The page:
Pure Maple Candy Recipe Reviews - Allrecipes.com (Pg. 3)
Reviewed: Dec. 12, 2012
So sweet, very sweet. Yummy and easy. Just follow directions exactly. I was only willing to risk 1 cup of syrup just in case in did something foolish. So very easy. No problems. I would agree that step 3 does not take 5 minutes, so be ready to pour when color starts to change. I do not have candy molds, so I simply poured candy into a square baking dish and cut into pieces when cooled.
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Reviewed: Nov. 24, 2012
These were great! Having read all the reviews, I expected the times to vary widely from the instructions, but I found the times were just about right for me. The candy is yummy! Made a dozen trees from the Wilton silicone tree mold (filled about 3/4 of the way). It is very soft, but holds its shape (so far at least). Interested to see how it holds up after a few days. Note: it did take a while to get to 235 F, and it was tricky finding a balance with the heat, making it hot enough for the temperature to (slowly) rise, but not so hot it boiled over.
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Cooking Level: Intermediate

Home Town: Manassas, Virginia, USA
Living In: Athens, Georgia, USA

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Reviewed: Nov. 12, 2012
This was the first time I made maple candy and it came out with the same taste and texture as the candy you can buy here in New England! I only used 1cup of maple syrup. I boiled it until it hit exactly 235 degrees and then let it cool until 175 degrees. I only stirred the syrup for about two minutes though; as soon as it turned lighter and looked more creamy I poured it into molds. I poured it right into silicone brownie bite molds and they came out perfectly clean. I'll be trying it again with some holiday molds I have for gifts this year! Very easy and came out great! You just shouldnt have to stir for five minutes and it definitely doesn't take ten minutes to cool down to 175 degrees, so check the temperature frequently and like other people said, don't walk away from the stove.
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Reviewed: Sep. 7, 2012
I made this a few different times due to the lack of details, or correct information. My syrup cooled a lot quicker than 10 min and when stirring it; it only took 2, 3 min tops to achieve the change of colour. The first time I made this I stirred it too much and it all went to maple sugar before I could even get it into the molds. It changes quick so beware. But like most candy once you get use to your cooking temps and times it goes a lot more smoothly!
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Reviewed: Aug. 14, 2012
Delicious!!!! I couldn't get it into the molds fast enough though...so it was a mess.
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Reviewed: Jul. 8, 2012
Deelish. Followed everyone's warnings and came out perfect. Did not add nuts (yuck).
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Reviewed: Apr. 5, 2012
We used grade B syrup and so ended up with a darker, more richly flavored candy. Two cups of syrup yielded 13 ozs of candy plus some stuck to the pan that we scraped out and ate.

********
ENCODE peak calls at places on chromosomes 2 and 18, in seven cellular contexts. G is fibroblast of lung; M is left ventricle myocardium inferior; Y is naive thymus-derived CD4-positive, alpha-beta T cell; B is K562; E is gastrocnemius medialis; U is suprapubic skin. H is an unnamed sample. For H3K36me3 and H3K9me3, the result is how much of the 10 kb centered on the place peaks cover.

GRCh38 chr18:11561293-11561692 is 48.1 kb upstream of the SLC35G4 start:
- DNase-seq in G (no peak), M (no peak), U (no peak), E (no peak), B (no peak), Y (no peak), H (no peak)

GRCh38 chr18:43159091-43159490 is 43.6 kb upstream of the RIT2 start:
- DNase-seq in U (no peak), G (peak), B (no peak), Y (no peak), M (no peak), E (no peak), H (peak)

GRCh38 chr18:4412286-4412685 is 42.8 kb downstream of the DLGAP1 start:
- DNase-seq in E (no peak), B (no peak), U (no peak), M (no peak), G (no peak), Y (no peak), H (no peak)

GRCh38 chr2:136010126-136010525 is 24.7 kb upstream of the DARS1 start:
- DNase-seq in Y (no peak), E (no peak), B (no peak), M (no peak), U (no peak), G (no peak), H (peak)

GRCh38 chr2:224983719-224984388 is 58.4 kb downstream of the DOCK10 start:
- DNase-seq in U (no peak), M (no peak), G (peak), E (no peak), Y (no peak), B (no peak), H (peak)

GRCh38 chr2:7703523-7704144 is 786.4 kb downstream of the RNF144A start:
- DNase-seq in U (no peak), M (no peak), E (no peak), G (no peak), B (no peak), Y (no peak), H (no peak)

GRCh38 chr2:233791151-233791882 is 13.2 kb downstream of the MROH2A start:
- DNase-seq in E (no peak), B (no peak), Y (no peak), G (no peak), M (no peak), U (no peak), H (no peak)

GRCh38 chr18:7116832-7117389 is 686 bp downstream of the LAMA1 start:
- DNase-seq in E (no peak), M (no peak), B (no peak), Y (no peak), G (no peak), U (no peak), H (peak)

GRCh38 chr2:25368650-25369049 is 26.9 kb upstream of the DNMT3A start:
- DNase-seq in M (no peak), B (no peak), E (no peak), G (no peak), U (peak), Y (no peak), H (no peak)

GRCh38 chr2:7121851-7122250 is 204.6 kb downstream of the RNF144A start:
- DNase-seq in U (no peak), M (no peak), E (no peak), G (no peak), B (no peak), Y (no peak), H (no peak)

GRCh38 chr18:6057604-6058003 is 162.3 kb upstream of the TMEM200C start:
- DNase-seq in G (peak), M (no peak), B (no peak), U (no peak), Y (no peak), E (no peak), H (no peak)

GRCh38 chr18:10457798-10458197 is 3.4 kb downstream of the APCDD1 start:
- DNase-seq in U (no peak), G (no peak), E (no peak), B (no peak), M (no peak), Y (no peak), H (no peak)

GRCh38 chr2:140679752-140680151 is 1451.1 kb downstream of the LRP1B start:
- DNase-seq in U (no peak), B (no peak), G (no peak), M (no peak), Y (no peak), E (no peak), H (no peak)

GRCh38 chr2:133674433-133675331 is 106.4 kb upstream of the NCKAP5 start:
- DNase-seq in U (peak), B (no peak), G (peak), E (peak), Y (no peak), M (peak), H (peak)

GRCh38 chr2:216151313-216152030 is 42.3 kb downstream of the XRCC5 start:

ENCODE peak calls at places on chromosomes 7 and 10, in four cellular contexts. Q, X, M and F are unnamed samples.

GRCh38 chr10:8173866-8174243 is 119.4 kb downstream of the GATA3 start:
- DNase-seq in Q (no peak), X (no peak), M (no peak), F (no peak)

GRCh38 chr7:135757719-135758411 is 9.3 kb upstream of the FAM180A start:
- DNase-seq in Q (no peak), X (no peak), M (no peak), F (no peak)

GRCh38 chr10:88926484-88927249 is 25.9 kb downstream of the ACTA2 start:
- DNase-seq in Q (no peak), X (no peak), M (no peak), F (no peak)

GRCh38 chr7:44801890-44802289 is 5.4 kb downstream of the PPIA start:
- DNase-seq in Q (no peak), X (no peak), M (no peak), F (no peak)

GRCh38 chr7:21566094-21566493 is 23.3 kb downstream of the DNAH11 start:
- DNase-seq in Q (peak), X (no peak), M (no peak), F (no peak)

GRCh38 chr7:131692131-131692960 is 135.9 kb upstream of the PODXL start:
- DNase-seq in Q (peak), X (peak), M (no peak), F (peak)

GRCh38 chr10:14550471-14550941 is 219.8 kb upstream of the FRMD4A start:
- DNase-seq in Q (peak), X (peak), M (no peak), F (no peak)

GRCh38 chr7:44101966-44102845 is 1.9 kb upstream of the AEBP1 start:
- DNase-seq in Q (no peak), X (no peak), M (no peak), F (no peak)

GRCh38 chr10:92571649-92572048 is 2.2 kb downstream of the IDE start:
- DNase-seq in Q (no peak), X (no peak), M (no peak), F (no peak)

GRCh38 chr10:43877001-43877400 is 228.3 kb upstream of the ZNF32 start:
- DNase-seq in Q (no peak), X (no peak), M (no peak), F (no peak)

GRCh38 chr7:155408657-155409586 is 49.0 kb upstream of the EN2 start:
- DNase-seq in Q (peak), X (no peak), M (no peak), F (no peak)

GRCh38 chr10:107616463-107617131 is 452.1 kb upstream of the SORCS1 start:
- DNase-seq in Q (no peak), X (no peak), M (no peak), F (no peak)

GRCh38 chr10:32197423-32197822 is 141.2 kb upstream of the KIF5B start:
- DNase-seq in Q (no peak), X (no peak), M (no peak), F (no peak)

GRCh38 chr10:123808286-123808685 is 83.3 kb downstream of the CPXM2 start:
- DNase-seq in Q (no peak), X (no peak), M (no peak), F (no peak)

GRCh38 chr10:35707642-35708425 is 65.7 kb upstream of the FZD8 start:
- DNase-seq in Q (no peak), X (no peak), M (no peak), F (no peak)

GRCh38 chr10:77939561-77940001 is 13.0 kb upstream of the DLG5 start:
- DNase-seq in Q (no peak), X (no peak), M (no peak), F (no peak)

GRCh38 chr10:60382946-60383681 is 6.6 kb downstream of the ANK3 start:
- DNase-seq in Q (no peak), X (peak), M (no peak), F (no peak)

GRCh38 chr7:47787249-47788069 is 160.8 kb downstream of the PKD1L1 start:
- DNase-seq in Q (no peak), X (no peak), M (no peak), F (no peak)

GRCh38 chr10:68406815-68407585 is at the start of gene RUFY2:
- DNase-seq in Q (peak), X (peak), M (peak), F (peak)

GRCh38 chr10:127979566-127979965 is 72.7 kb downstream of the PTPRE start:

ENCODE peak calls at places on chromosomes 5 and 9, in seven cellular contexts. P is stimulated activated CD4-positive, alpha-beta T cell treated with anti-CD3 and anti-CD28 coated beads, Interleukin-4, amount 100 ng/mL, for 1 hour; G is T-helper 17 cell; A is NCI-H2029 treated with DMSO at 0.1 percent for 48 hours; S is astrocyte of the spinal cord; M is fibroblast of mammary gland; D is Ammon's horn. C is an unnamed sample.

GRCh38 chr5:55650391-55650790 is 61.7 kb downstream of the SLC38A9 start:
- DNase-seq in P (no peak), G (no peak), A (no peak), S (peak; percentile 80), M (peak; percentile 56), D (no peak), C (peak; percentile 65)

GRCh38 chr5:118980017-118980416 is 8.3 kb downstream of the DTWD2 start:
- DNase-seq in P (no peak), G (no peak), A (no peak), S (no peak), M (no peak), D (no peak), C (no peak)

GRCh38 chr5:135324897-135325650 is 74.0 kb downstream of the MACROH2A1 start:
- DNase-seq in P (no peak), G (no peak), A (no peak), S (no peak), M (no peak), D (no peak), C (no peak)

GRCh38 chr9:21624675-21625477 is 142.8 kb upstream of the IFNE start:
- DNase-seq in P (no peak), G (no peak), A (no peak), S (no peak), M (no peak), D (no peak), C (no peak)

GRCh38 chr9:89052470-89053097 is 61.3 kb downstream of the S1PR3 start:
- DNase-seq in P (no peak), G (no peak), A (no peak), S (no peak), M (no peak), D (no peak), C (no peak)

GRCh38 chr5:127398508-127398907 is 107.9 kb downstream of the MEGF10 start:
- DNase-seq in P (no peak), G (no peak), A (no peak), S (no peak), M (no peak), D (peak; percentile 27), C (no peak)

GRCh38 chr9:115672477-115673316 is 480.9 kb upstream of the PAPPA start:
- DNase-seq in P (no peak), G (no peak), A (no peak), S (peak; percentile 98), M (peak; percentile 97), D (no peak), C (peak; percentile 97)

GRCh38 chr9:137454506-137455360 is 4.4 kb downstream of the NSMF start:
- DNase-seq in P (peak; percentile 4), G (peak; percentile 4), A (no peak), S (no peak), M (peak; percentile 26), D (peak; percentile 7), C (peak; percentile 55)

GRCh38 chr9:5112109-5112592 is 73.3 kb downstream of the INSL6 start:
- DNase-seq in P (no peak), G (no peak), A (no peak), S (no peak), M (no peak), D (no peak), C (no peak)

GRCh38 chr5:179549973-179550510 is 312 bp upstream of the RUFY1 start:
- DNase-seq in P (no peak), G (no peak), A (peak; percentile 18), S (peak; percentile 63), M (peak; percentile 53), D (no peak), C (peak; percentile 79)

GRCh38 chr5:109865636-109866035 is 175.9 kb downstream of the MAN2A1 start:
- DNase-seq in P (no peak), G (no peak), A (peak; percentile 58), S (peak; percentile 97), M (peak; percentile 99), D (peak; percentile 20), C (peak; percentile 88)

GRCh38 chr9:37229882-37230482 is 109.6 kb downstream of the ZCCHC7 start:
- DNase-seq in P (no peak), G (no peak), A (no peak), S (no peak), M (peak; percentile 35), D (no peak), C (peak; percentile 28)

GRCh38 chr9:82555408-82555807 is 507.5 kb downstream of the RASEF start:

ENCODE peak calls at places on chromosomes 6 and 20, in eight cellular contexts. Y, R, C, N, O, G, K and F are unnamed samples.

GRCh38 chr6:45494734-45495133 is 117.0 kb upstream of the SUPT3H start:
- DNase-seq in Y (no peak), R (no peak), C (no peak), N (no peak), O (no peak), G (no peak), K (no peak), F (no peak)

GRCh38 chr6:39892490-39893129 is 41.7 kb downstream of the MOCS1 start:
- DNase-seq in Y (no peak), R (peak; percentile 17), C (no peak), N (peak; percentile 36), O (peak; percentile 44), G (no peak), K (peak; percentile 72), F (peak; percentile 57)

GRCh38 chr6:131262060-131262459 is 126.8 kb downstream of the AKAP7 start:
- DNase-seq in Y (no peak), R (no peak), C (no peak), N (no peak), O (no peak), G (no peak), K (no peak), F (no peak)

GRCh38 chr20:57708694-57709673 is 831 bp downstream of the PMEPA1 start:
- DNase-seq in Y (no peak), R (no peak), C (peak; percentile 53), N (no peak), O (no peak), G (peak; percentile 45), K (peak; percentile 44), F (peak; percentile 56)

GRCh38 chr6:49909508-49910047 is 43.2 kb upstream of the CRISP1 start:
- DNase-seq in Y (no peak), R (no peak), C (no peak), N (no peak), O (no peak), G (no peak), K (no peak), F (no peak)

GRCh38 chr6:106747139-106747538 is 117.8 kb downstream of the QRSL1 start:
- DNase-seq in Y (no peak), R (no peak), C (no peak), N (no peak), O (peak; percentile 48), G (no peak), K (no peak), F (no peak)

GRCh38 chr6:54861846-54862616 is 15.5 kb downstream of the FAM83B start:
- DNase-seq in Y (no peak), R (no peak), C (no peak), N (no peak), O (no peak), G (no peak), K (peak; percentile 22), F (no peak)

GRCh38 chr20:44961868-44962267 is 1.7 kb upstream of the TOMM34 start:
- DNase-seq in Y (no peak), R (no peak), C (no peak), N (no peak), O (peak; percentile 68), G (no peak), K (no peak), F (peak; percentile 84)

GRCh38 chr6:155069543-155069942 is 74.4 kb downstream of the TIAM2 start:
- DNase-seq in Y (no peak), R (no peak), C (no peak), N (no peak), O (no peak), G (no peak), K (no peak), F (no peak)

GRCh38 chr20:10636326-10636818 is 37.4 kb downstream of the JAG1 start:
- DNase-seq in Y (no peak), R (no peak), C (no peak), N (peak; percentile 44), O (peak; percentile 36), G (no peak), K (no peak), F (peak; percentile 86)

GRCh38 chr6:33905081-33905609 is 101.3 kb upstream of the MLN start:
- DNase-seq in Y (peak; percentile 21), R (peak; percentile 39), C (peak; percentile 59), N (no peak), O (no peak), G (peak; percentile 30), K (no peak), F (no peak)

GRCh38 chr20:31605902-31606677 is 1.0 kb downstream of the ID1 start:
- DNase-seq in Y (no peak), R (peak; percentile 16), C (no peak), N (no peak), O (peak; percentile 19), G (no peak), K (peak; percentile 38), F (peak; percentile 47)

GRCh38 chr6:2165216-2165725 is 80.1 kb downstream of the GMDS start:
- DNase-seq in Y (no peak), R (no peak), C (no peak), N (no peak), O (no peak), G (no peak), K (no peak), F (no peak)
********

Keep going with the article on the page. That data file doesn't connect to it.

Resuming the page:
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Reviewed: Mar. 31, 2012
I made this recipe twice now, and I have never made any other type of candy. I'm not sure how I managed to find my grandmother's candy thermometer in my drawer. It is extremely difficult to get the temperature accurately. I used a smaller pot the 2nd time, so that the liquid would be deep enough for an accurate measurement. But, the bubbles were so sticky, they rose up 3" and threatened to boil over even @ medium heat. With a bigger pot, the depth of the syrup/sugar was so shallow the candy thermometer wasn't really deep enough. So, the first time, it was barely solid at room temperature, and the second time, it was solid before I had a chance to pour it (I reheated it and added a touch of water to melt it again). I agree with another poster that the 5 minutes to stir it is far too long. You might consider stirring it over low heat after it reaches 175F to keep it pourable. Of course, the taste is exceptional. It's just maple sugar, straight from my back yard!
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Reviewed: Dec. 24, 2011
The directions are slightly misleading. It took me four tries, but on that fourth try, oh man, the resulting candy was delicious. So here are my suggestions from a first time candy maker: 1. Make sure the candy thermometer isn't touching the bottom of the pot. 2. It doesn't take nearly 10 minutes for the syrup to cool from 235 to 175 so don't walk away 3. After it cools to 175, stir until the mixture becomes cloudy. For me it didn't turn a lighter color until I poured it into the molds but it did become cloudy and I noticed sugar crystals starting to form on the bottom of the pot. I tried with darker and amber syrup and had much better luck with the amber syrup.
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Reviewed: Nov. 29, 2011
Awesome.... just follow the directions exactly. Get in molds quick!
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Cooking Level: Intermediate

Living In: Clayton, North Carolina, USA

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